By John Howard
On this Tuesday afternoon, the clouds had vanished. The dark blanket from a rare thunderstorm was gone as quickly as it had appeared, leaving the southern California coast as clear and pristine as I can remember. It was time to ride. Having already missed two days, and like you an exercise junkie, I needed my fix. Once out the door, I hit the bike with a vengeance and took no prisoners. I was on a mission, and the usual leisurely roll turned into a session of regimented intervals.
I was practicing what my friend of 30 years, Ian Jackson, often called “Edge Playing.” If you are lucky enough to have in your possession one of his very rare CDs called “Zooming” or “Serendipity,” you will know what I’m talking about. Zooming was a voice weave that Ian created, spread as smooth as honey, over an original musical score that is as hypnotic as it is energizing.
You get on your trainer, turn out all the lights, and as he put so aptly put it, “throw darts with your toes.” When his music stops, you will swear it had lasted only a few minutes, but your watch will not lie to you. The CD is actually an hour and change. Some of us would call that an out-of-body experience. It is vintage Ian Jackson, one part cult, one part power, and very purely human.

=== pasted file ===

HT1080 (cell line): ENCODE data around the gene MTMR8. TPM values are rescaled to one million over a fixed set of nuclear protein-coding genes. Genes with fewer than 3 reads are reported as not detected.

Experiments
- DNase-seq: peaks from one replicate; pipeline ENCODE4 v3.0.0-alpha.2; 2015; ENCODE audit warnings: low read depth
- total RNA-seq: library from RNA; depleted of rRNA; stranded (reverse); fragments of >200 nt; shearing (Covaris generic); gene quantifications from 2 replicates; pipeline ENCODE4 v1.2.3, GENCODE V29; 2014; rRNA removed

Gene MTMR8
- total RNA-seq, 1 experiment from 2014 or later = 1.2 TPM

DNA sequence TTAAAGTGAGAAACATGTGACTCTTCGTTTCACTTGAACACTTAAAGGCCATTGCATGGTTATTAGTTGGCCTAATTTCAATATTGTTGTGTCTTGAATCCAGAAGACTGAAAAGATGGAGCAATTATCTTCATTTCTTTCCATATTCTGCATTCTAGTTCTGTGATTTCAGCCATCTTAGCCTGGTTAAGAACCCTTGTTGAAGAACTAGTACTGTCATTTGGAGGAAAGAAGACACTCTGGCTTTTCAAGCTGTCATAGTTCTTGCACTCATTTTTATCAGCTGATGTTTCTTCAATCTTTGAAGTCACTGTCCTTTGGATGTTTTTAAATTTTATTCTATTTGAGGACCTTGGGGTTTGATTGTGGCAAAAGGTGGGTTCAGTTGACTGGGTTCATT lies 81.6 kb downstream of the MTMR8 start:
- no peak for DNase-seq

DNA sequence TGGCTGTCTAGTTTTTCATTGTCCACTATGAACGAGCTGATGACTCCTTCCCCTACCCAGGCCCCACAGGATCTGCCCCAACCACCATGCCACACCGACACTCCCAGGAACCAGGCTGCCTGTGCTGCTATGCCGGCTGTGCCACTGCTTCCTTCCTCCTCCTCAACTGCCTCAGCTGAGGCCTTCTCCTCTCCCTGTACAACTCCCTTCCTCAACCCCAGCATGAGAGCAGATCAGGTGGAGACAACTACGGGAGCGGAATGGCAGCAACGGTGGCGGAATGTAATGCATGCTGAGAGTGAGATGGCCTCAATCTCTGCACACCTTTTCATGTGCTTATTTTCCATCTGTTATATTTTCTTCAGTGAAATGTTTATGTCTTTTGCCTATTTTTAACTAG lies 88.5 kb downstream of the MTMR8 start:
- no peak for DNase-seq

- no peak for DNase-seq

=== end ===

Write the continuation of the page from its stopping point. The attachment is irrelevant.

Ian used to rail about athletes who used drugs to improve their sports performances. He called it a short cut to nowhere and believed with all his heart that the only purity that mattered was that which we all keep bottled up in our own free-flowing spirit. To anyone who would listen, he preached his brand of performance enhancement that emanated from the core. The 2-3 breathing patterns that tapped so deeply into the parasympathetic nervous system were out there for the enlightened few who could trust their own imagination and simply let go.
With Ian’s work, even the sky wasn’t a limit. It was his unique signature teachings expressed in his long out-of-print books, Yoga and The Athlete and Breathplay that took him to the first Big Island Ironman Triathon in `81 where we met.
Ian was a ballet dancer, a marathon runner, a big-wave surfer, a swimmer, a cyclist and a self-made hypnotherapist, who lived for the moment and found his highs on the endorphins that defined what it means to play unconditionally. At first I rejected his attempt to coach me through his brand of breathing therapy. After all, I had won the Ironman World Championship and he had been pack fodder. He had his techniques, and I had my ego. He was not deterred.
We met again at Baylor School in Chattanooga where headmaster Herb Barks and I watched him hypnotize an entire class of maybe 50 boys, explaining his ideas about what it took to capture and hold the lead in a race through the simple rhythm of out-breath breathing. This was physical education at its unlikely best.